Ancient ‘City of the Dead’ with dozens of human skeletons buried in giant POTS found on French island
FORTY tombs, some featuring skeletons crammed into pots, have been found in an eerie “city of the dead” on a French island.
The graveyard is thought to be 1,700 years old and contains several bodies inside of amphorae, or large jars, from Northern Africa.
Forty tombs, some featuring skeletons crammed into pots, have been found on CorsicaCredit: Jean-Jacques Grizeaud
French archaeologists discovered the site behind a church in the town of Île-Rousse on the Mediterranean island of Corsica.
They were carrying out excavations ahead of planned construction works near the Christian building.
The discovery is being referred to as a necropolis, taken from the ancient Greek for “city of the dead.”
People buried at the cemetery range in age from infants to adults, researchers said.
A skeleton buried in an amphorae, or large jar, from Northern AfricaCredit: AFP
French archaeologists discovered the site behind a church in the town of Île-RousseCredit: AFP
The graveyard appears to have been used between the third and fifth centuries AD.
At the time, the Roman Empire ruled over Corsica, although the powerful republic was in sharp decline at the time.
The French National Institute for Preventive Archaeological Research (Inrap) said it had unearthed between 40 and 45 skeletons.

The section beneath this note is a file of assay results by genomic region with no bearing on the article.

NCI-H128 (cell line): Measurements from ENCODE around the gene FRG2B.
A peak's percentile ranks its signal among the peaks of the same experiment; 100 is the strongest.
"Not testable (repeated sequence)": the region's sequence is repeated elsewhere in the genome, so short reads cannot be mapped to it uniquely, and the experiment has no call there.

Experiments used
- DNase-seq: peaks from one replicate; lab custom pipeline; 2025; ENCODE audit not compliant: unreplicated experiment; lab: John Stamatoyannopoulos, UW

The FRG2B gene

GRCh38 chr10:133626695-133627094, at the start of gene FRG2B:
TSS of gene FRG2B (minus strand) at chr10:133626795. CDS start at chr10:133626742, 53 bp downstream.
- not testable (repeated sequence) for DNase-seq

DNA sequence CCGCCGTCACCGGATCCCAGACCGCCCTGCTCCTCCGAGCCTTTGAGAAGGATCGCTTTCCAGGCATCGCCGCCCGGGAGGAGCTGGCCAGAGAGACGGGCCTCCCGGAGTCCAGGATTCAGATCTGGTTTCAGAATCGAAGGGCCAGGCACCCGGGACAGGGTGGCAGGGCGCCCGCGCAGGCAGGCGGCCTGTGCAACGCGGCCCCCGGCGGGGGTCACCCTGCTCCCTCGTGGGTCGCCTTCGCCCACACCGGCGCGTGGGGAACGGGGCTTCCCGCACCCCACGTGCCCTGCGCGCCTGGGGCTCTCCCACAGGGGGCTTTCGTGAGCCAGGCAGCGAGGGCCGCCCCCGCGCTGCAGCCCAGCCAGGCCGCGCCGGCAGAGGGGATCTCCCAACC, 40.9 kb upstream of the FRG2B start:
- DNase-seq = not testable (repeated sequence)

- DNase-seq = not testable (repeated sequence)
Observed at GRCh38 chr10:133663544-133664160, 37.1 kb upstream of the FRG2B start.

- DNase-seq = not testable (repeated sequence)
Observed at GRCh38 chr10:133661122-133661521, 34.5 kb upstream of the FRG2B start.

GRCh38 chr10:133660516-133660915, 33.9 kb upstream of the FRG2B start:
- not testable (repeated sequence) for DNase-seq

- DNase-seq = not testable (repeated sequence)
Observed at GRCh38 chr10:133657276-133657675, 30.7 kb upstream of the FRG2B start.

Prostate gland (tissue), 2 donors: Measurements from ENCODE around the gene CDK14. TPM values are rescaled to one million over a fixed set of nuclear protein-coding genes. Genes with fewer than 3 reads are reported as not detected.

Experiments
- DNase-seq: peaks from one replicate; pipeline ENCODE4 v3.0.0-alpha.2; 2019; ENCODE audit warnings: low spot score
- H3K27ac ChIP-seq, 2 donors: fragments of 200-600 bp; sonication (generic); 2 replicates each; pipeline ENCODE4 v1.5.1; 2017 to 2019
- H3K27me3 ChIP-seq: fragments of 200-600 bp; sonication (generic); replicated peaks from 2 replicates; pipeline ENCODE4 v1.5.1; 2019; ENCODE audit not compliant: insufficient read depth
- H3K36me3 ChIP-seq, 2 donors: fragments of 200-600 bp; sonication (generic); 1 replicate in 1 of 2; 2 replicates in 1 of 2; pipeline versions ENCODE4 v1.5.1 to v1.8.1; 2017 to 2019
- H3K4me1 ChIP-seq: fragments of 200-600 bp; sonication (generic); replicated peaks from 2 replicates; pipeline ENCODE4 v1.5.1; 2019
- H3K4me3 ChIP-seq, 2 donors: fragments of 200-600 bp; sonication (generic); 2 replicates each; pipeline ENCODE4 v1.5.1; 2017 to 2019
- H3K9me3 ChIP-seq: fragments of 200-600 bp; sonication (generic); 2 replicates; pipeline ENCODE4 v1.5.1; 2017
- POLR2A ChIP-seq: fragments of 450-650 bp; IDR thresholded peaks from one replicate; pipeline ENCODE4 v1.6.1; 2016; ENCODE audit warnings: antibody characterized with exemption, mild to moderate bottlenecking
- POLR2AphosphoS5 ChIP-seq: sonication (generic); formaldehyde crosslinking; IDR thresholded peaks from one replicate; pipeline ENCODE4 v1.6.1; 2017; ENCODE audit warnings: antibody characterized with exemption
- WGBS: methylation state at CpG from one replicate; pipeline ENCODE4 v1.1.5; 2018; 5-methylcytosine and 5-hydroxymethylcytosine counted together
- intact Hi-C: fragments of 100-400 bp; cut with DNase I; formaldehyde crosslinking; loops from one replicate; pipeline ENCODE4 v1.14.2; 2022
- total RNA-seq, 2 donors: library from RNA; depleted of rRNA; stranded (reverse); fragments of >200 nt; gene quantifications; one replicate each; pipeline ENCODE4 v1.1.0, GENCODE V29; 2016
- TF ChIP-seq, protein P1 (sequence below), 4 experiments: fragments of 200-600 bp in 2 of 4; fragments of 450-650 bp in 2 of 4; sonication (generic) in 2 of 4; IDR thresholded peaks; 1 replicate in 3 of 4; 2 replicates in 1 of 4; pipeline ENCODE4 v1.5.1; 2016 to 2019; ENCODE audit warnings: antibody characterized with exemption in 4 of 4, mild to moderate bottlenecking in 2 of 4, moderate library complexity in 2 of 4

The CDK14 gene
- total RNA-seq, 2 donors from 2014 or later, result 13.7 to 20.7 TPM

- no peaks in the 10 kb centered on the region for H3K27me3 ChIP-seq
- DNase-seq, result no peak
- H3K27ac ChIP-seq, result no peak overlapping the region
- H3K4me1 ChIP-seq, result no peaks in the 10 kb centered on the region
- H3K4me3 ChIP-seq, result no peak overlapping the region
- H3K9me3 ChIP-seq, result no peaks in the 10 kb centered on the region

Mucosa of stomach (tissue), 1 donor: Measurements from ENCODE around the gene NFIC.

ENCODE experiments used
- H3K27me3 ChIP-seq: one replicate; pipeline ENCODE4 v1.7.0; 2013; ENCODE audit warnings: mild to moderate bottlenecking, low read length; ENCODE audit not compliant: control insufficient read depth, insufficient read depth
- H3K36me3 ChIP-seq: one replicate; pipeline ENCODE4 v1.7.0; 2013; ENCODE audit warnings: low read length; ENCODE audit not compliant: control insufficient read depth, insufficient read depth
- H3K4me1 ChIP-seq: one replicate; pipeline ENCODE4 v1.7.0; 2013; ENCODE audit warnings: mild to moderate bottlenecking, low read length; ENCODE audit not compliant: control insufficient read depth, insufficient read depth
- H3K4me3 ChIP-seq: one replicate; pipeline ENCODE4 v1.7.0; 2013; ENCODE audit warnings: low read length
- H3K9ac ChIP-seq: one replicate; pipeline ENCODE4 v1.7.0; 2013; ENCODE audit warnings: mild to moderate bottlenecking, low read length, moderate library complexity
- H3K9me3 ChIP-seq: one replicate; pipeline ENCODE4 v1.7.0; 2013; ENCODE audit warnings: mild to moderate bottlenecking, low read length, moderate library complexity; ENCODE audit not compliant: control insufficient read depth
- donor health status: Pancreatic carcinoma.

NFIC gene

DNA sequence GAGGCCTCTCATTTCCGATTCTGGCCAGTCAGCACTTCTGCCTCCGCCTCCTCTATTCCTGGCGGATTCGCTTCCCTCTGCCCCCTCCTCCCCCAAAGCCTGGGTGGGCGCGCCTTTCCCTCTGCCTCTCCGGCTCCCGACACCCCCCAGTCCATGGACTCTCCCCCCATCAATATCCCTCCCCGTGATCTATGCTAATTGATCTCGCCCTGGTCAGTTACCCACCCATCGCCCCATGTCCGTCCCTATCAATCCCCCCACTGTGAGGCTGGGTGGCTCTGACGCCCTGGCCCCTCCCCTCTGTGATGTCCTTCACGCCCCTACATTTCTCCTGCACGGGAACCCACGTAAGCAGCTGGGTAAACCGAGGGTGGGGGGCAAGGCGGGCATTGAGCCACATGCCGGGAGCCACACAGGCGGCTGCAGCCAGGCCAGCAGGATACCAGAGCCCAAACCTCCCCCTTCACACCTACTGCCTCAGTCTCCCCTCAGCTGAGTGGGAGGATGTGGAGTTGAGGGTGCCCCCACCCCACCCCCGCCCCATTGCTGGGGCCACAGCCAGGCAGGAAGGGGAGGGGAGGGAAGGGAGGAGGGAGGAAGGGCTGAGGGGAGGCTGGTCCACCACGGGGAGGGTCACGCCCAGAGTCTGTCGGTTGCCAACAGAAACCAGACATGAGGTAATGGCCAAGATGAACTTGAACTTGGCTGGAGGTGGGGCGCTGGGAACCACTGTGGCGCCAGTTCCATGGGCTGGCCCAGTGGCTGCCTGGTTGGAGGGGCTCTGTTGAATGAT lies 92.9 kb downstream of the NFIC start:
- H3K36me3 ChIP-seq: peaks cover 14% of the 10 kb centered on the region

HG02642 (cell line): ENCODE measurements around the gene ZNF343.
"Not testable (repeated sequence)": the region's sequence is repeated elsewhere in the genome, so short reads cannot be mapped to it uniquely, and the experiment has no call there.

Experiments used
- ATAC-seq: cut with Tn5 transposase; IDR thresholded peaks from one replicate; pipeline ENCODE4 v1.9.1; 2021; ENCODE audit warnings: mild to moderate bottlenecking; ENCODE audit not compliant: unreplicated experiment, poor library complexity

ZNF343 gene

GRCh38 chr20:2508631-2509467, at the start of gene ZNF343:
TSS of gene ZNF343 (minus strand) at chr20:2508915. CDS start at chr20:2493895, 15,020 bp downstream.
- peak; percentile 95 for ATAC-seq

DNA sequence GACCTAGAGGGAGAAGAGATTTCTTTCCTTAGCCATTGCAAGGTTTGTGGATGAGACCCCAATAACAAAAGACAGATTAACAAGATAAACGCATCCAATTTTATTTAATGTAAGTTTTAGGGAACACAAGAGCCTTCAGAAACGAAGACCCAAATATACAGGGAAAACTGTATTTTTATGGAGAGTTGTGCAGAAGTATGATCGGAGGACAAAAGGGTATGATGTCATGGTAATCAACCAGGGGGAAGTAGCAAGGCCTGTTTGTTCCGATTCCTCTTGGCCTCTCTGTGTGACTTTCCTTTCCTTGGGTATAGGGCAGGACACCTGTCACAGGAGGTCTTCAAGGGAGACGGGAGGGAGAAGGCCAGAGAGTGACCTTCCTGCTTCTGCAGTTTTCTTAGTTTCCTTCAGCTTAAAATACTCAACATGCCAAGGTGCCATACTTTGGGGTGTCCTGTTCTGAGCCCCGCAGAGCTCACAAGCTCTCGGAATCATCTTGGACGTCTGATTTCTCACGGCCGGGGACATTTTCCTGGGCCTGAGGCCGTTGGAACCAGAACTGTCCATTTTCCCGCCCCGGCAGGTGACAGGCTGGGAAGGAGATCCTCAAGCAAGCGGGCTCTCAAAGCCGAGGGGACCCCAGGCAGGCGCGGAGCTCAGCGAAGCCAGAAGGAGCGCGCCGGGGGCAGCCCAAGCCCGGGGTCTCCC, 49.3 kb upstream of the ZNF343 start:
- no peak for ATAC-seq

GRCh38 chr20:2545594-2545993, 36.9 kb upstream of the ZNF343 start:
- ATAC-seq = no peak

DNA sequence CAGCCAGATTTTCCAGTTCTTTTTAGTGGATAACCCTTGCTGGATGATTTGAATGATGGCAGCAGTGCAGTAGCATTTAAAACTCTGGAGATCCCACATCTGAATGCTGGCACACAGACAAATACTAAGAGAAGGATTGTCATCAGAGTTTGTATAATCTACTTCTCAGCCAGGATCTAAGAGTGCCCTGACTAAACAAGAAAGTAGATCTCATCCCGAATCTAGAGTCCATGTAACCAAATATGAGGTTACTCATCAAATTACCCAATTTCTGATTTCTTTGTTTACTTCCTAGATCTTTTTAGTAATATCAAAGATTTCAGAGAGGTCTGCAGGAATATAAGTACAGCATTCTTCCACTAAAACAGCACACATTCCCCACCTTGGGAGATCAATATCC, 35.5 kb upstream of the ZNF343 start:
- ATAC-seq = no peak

A dozen tombs were discovered in spring 2019, while more were found during excavations in February and March this year.
The graveyard appears to have been used between the third and fifth centuries ADCredit: AFP
Between 40 and 45 skeletons have been unearthed so farCredit: AFP
The tombs show “great diversity in their architectural style,” the institute said.
Many of the people buried at the Corsica necropolis were found in amphorae, large jars typically used to transport olive oil or wine.
The design of the pottery indicates it was brought over from North Africa, with some potentially manufactured in Carthage in what is now Tunisia.
The large vessels served a second purpose here, the institute said, as “receptacles for the deceased.”
The design of the pottery indicates that it was brought over from North AfricaCredit: AFP
It’s unclear why the jars were used as part of burial practices on the island.
According to archaeologists, it’s likely that those buried at the necropolis on Corsica lived nearby.
The graveyard is located at the foot of the the Immaculate Conception church constructed in the late 1800s.
More work needs to be done to determine what ancient towns or cities may have been located nearby, researchers said.